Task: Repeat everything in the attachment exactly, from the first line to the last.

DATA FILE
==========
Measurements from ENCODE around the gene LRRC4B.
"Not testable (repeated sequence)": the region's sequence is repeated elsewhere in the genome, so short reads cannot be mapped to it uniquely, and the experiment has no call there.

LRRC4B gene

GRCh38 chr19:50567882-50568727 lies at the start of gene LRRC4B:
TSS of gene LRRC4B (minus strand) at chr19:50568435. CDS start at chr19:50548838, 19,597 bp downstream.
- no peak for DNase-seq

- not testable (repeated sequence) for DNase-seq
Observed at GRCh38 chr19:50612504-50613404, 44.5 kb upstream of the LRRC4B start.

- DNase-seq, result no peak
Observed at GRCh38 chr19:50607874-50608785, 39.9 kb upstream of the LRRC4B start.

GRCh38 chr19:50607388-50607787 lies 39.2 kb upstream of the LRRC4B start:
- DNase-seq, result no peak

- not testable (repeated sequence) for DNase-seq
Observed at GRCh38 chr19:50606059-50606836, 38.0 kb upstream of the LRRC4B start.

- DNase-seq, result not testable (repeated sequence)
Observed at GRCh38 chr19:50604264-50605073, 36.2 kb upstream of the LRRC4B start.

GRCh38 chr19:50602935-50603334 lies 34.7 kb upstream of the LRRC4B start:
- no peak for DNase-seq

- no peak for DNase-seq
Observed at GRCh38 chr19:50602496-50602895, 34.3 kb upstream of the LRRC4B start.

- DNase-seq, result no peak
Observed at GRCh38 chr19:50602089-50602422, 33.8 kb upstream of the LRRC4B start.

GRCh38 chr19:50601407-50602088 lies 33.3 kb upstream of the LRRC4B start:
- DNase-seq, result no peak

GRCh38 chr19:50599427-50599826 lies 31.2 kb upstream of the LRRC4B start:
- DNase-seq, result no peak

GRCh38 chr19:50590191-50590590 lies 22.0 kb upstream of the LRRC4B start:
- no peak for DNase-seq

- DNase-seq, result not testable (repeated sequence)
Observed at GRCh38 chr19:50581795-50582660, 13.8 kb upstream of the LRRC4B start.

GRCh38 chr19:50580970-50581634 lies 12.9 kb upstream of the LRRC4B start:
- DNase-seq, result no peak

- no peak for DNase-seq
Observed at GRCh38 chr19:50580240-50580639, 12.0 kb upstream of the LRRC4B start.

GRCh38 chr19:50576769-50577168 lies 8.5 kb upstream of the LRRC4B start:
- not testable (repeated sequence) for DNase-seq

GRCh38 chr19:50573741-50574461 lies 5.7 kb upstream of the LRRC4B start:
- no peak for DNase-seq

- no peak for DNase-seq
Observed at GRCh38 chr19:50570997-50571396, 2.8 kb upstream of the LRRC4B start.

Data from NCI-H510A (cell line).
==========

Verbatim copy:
Measurements from ENCODE around the gene LRRC4B.
"Not testable (repeated sequence)": the region's sequence is repeated elsewhere in the genome, so short reads cannot be mapped to it uniquely, and the experiment has no call there.

LRRC4B gene

GRCh38 chr19:50567882-50568727 lies at the start of gene LRRC4B:
TSS of gene LRRC4B (minus strand) at chr19:50568435. CDS start at chr19:50548838, 19,597 bp downstream.
- no peak for DNase-seq

- not testable (repeated sequence) for DNase-seq
Observed at GRCh38 chr19:50612504-50613404, 44.5 kb upstream of the LRRC4B start.

- DNase-seq, result no peak
Observed at GRCh38 chr19:50607874-50608785, 39.9 kb upstream of the LRRC4B start.

GRCh38 chr19:50607388-50607787 lies 39.2 kb upstream of the LRRC4B start:
- DNase-seq, result no peak

- not testable (repeated sequence) for DNase-seq
Observed at GRCh38 chr19:50606059-50606836, 38.0 kb upstream of the LRRC4B start.

- DNase-seq, result not testable (repeated sequence)
Observed at GRCh38 chr19:50604264-50605073, 36.2 kb upstream of the LRRC4B start.

GRCh38 chr19:50602935-50603334 lies 34.7 kb upstream of the LRRC4B start:
- no peak for DNase-seq

- no peak for DNase-seq
Observed at GRCh38 chr19:50602496-50602895, 34.3 kb upstream of the LRRC4B start.

- DNase-seq, result no peak
Observed at GRCh38 chr19:50602089-50602422, 33.8 kb upstream of the LRRC4B start.

GRCh38 chr19:50601407-50602088 lies 33.3 kb upstream of the LRRC4B start:
- DNase-seq, result no peak

GRCh38 chr19:50599427-50599826 lies 31.2 kb upstream of the LRRC4B start:
- DNase-seq, result no peak

GRCh38 chr19:50590191-50590590 lies 22.0 kb upstream of the LRRC4B start:
- no peak for DNase-seq

- DNase-seq, result not testable (repeated sequence)
Observed at GRCh38 chr19:50581795-50582660, 13.8 kb upstream of the LRRC4B start.

GRCh38 chr19:50580970-50581634 lies 12.9 kb upstream of the LRRC4B start:
- DNase-seq, result no peak

- no peak for DNase-seq
Observed at GRCh38 chr19:50580240-50580639, 12.0 kb upstream of the LRRC4B start.

GRCh38 chr19:50576769-50577168 lies 8.5 kb upstream of the LRRC4B start:
- not testable (repeated sequence) for DNase-seq

GRCh38 chr19:50573741-50574461 lies 5.7 kb upstream of the LRRC4B start:
- no peak for DNase-seq

- no peak for DNase-seq
Observed at GRCh38 chr19:50570997-50571396, 2.8 kb upstream of the LRRC4B start.

Data from NCI-H510A (cell line).